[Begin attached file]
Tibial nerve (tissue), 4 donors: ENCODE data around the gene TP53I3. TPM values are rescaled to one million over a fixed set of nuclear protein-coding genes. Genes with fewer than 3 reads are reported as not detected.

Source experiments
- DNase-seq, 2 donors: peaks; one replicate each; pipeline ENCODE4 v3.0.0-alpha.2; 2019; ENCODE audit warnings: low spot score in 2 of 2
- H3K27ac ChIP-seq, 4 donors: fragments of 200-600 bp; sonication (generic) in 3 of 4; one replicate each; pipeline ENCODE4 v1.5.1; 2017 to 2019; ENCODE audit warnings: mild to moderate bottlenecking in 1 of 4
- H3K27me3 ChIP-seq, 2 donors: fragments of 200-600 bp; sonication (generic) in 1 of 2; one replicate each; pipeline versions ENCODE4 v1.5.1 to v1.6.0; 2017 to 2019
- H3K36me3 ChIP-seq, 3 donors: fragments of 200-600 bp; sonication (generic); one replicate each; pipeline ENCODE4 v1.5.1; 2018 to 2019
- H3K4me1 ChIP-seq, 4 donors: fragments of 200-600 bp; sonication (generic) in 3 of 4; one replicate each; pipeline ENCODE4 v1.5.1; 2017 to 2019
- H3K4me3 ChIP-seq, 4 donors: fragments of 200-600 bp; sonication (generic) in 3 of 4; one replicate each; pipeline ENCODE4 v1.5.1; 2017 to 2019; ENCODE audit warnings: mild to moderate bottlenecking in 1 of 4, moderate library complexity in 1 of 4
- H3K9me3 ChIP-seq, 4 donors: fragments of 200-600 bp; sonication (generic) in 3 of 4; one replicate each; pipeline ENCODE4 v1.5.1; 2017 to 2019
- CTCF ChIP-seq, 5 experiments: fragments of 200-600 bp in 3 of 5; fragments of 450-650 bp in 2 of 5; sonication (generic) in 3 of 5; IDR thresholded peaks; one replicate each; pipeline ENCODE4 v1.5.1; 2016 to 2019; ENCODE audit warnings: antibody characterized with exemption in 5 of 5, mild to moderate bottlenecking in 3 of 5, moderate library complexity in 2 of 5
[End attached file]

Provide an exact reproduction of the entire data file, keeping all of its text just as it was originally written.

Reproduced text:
Tibial nerve (tissue), 4 donors: ENCODE data around the gene TP53I3. TPM values are rescaled to one million over a fixed set of nuclear protein-coding genes. Genes with fewer than 3 reads are reported as not detected.

Source experiments
- DNase-seq, 2 donors: peaks; one replicate each; pipeline ENCODE4 v3.0.0-alpha.2; 2019; ENCODE audit warnings: low spot score in 2 of 2
- H3K27ac ChIP-seq, 4 donors: fragments of 200-600 bp; sonication (generic) in 3 of 4; one replicate each; pipeline ENCODE4 v1.5.1; 2017 to 2019; ENCODE audit warnings: mild to moderate bottlenecking in 1 of 4
- H3K27me3 ChIP-seq, 2 donors: fragments of 200-600 bp; sonication (generic) in 1 of 2; one replicate each; pipeline versions ENCODE4 v1.5.1 to v1.6.0; 2017 to 2019
- H3K36me3 ChIP-seq, 3 donors: fragments of 200-600 bp; sonication (generic); one replicate each; pipeline ENCODE4 v1.5.1; 2018 to 2019
- H3K4me1 ChIP-seq, 4 donors: fragments of 200-600 bp; sonication (generic) in 3 of 4; one replicate each; pipeline ENCODE4 v1.5.1; 2017 to 2019
- H3K4me3 ChIP-seq, 4 donors: fragments of 200-600 bp; sonication (generic) in 3 of 4; one replicate each; pipeline ENCODE4 v1.5.1; 2017 to 2019; ENCODE audit warnings: mild to moderate bottlenecking in 1 of 4, moderate library complexity in 1 of 4
- H3K9me3 ChIP-seq, 4 donors: fragments of 200-600 bp; sonication (generic) in 3 of 4; one replicate each; pipeline ENCODE4 v1.5.1; 2017 to 2019
- CTCF ChIP-seq, 5 experiments: fragments of 200-600 bp in 3 of 5; fragments of 450-650 bp in 2 of 5; sonication (generic) in 3 of 5; IDR thresholded peaks; one replicate each; pipeline ENCODE4 v1.5.1; 2016 to 2019; ENCODE audit warnings: antibody characterized with exemption in 5 of 5, mild to moderate bottlenecking in 3 of 5, moderate library complexity in 2 of 5